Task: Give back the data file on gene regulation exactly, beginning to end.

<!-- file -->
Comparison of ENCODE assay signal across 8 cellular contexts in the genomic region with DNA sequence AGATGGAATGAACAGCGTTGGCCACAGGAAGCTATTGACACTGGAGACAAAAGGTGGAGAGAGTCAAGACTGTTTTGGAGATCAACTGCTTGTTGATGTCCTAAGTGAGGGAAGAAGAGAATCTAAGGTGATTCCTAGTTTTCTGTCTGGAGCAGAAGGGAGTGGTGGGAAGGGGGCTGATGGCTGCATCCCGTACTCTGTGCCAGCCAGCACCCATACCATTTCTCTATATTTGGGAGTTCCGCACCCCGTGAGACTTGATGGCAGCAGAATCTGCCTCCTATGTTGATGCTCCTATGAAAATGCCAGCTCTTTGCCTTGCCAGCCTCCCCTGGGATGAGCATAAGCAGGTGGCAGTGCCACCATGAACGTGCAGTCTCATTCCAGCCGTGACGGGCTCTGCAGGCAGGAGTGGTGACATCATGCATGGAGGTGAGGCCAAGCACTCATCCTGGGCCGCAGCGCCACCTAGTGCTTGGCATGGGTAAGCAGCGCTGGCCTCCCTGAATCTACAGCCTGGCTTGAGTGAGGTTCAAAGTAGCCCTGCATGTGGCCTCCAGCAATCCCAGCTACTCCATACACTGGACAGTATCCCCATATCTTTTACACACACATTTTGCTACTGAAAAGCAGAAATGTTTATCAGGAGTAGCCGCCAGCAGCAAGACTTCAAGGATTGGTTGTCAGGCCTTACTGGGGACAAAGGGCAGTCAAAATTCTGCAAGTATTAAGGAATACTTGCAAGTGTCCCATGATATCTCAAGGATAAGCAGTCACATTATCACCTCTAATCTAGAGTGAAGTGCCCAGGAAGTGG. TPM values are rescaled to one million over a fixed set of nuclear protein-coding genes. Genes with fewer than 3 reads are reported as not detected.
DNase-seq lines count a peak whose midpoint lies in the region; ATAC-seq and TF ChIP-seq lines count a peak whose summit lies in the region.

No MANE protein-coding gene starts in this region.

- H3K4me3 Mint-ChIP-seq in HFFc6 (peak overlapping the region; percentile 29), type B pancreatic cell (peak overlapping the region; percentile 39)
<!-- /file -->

Comparison of ENCODE assay signal across 8 cellular contexts in the genomic region with DNA sequence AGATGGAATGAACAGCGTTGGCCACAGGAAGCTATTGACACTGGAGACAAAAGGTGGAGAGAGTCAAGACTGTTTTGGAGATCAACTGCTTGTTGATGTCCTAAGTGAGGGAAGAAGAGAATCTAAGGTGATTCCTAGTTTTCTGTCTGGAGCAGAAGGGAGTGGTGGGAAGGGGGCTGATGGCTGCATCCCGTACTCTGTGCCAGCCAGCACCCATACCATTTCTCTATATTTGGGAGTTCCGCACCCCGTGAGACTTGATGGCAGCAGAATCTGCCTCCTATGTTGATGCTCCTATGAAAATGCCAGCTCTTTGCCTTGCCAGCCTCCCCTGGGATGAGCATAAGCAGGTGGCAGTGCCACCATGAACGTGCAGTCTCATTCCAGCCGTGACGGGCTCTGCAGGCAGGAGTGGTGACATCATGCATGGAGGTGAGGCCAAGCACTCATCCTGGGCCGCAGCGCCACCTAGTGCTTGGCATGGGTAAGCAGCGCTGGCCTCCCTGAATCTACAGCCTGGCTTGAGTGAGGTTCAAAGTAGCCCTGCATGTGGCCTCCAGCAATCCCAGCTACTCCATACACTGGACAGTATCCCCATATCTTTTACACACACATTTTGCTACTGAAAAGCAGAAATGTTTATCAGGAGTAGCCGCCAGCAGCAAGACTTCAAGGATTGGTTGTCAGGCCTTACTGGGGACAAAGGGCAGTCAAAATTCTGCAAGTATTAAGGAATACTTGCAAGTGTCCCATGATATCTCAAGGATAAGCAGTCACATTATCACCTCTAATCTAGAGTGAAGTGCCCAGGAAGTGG. TPM values are rescaled to one million over a fixed set of nuclear protein-coding genes. Genes with fewer than 3 reads are reported as not detected.
DNase-seq lines count a peak whose midpoint lies in the region; ATAC-seq and TF ChIP-seq lines count a peak whose summit lies in the region.

No MANE protein-coding gene starts in this region.

- H3K4me3 Mint-ChIP-seq in HFFc6 (peak overlapping the region; percentile 29), type B pancreatic cell (peak overlapping the region; percentile 39)